Divorced working woman Alex and well-to-do Jewish family doctor Daniel Hirsh share not only the same answering service but also the favours of young Bob Elkin who bed-hops between them as ... See full summary »
Young, attractive and vivacious, model Diana Scott is firmly decided to become rich and famous as well. To succeed, she does not hesitate to take bold steps. After a while, she literally strikes gold: she meets Robert Gold, a well-known TV journalist, who not only introduces her into new social and professional circles, but also abandons his family to live with her. Diana seems to have happily combined success and love. However, in those roaring sixties, others are ready to offer her even more money, fame, and, seemingly, fun than Robert can... Written by
Eduardo Casais <firstname.lastname@example.org>
A real masterwork that lets Christie shine and peels mid-60s b&w London
A black and white, Mod London romance and its aftermath, over and over, with all the tumult and glitz of the times. The events race forward and create a real tornado of activity, centering around one woman, Diana Scott, who is perfectly played by Julie Christie. Diana is as charming and beautiful as the actress who plays her, and she is drawn to men, to the movies, to modeling, and generally to success and ruin, up and down, in a wild ride.
British movies had a vigorous neo-realism (British New Wave) movement in the late 50s and early 60s, and by the time of this film it had segued into a purely celebratory pop mode, cashing in on the times, and the British Invasion in music. "Darling" is kind of in both worlds, I think, the same way the 1964 "A Hard Days Night" is in both, though they are very different films. But there is a frankness to the filming that belies the (at first) entertaining and largely fictional subject. And unlike the earlier neo-real innovators ("Loneliness of a Long Distance Runner" etc.), the focus here is on a privileged class, and on the rising fortunes of Diana as she moves from one relationship to another.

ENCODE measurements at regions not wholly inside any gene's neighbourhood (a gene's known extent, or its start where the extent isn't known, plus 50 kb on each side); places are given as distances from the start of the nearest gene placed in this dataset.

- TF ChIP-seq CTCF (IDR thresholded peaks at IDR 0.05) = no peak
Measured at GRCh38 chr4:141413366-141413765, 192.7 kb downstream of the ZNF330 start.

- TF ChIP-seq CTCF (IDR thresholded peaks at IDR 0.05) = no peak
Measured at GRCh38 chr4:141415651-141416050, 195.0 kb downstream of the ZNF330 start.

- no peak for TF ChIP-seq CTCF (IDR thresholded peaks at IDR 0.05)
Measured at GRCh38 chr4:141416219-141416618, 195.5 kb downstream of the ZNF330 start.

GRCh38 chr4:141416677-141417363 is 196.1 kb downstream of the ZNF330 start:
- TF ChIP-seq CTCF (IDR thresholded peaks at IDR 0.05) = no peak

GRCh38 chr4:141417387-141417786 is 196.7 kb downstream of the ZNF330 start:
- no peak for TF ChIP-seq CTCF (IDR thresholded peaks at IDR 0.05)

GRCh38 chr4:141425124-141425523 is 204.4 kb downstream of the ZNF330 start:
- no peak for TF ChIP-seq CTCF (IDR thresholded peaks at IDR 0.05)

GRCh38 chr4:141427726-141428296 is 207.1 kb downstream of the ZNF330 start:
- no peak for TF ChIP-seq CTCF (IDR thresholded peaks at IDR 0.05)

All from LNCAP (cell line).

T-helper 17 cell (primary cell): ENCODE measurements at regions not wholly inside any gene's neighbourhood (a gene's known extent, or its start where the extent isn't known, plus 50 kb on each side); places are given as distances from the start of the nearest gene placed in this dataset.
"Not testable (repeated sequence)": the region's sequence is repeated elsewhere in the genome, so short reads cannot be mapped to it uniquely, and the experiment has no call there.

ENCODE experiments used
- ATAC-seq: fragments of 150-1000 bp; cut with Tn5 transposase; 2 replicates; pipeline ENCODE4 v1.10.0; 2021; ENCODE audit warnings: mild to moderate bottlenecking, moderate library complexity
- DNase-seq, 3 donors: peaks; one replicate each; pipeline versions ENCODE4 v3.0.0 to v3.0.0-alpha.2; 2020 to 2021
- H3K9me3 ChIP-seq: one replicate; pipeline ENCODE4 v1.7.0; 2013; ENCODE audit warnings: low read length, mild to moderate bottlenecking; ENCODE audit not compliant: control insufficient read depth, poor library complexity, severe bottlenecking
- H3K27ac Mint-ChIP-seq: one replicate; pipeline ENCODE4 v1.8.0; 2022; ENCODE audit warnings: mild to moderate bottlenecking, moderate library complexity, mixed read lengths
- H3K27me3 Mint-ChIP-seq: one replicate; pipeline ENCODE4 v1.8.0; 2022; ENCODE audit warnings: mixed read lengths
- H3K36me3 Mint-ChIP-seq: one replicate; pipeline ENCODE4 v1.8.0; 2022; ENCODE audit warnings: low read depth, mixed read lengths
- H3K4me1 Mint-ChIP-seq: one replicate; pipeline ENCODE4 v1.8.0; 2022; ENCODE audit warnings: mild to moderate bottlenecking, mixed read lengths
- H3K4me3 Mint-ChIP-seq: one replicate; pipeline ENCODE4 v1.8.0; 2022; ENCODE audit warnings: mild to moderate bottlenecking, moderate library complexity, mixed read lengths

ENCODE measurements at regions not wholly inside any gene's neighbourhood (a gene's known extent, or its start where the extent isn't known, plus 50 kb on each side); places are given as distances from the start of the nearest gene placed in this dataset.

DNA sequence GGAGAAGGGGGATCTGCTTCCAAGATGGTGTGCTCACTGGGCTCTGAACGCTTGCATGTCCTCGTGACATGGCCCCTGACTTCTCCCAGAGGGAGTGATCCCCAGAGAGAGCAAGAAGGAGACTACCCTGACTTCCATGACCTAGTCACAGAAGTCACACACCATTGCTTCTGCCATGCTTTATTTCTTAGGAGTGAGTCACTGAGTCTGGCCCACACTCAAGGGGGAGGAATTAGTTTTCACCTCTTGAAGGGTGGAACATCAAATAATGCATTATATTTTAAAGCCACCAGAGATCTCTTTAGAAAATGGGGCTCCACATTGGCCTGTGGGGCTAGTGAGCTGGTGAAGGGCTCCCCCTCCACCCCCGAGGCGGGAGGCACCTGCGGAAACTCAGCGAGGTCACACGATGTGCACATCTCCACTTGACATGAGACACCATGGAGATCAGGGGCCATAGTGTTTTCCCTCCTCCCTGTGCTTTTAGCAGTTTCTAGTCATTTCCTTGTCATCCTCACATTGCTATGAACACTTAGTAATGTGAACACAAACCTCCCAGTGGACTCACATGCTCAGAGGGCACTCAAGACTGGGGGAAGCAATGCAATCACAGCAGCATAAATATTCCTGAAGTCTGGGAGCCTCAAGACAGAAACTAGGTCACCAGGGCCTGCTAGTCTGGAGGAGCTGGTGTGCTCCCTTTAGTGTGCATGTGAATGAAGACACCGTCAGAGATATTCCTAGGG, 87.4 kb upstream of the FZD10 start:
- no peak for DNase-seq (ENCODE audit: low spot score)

The filming gives these seemingly flighty, alternately glib and sad events a somberness they need. Director John Schlesinger was a British New Wave upstart, and would later do the American masterpiece "Midnight Cowboy," which might be said to have the same mixture of inventive fiction and believable raw realism.
Diana is a superficial woman who cashes in on her good looks and fun temperament, and her many men never seem to mind at first. She leads, but she also get towed along, falling in love, never seeming to be quite as happy as she should. Indeed, the movie begins with her explaining through a voice-over her inner yearning for what matters in life, since it's so hard to otherwise tell. Toward the end, in Italy (after England and France had been exhausted), she says to her newest man, "If I could just feel complete." And she means it. But then, in the next scenes, she's having fun again, telling lies and losing her bearings.
Christie is a marvel, really, even though you might just say she's playing herself (though not acting out the events in her life, we hope). This is her breakout film (along with her next film, "Dr. Zhivago"), and she really does typify the Mod English girl, fresh and carefree. There is even a very brief nude shot, from behind, that is a sign of mid-60s liberation in both life and in filmmaking. Dirk Bogarde is certainly excellent, too, and subtle, and indeed the whole cast is first rate, maybe because everyone is playing their contemporary selves with fictional names.
So the movie is terrific, even if it sometimes seems to keep meandering through the paces over the whole two hours. It wraps you in its world. Inevitably the outcome is as somber as the greys of the filming. What else would happen to someone who can't find love, or happiness, or meaning? It's impossible to really feel complete, as a person, if you search outside yourself too much, and hers is a superficial world of her own making, Diana is a superficial woman with lots of unexplored depth.
The writing here is totally first rate, the filming is first rate, the editing and pace first rate. It's simply a well made movie about a contemporary dilemma. "Thank God it's never too late," she says at the end, and in fact you know that she should really say, "God, everything stays the same." I don't think there is meant to be an echo here of Grace Kelly in particular, but there is a similar arc to Diana's career (and her name, of course, predicts a later Princess Diana). Diana's apparent sexual freedom is laden with that old convention of marriage (which she early on wisely says she doesn't want) and so some extent she can be a freewheeling young woman partly because she is always taken care of, and increasingly so. An interesting take on whether this is an accurate picture at all of the times is in this short apolitical article: www.socialistreview.org.uk/article.php?articlenumber=10813.
This movie ranks, for me, almost up there with "Alfie" and "Georgie Girl" (two of my favorites) as a look at the times in England. Honest, sometimes disturbing, and artistically considered. Don't miss it.
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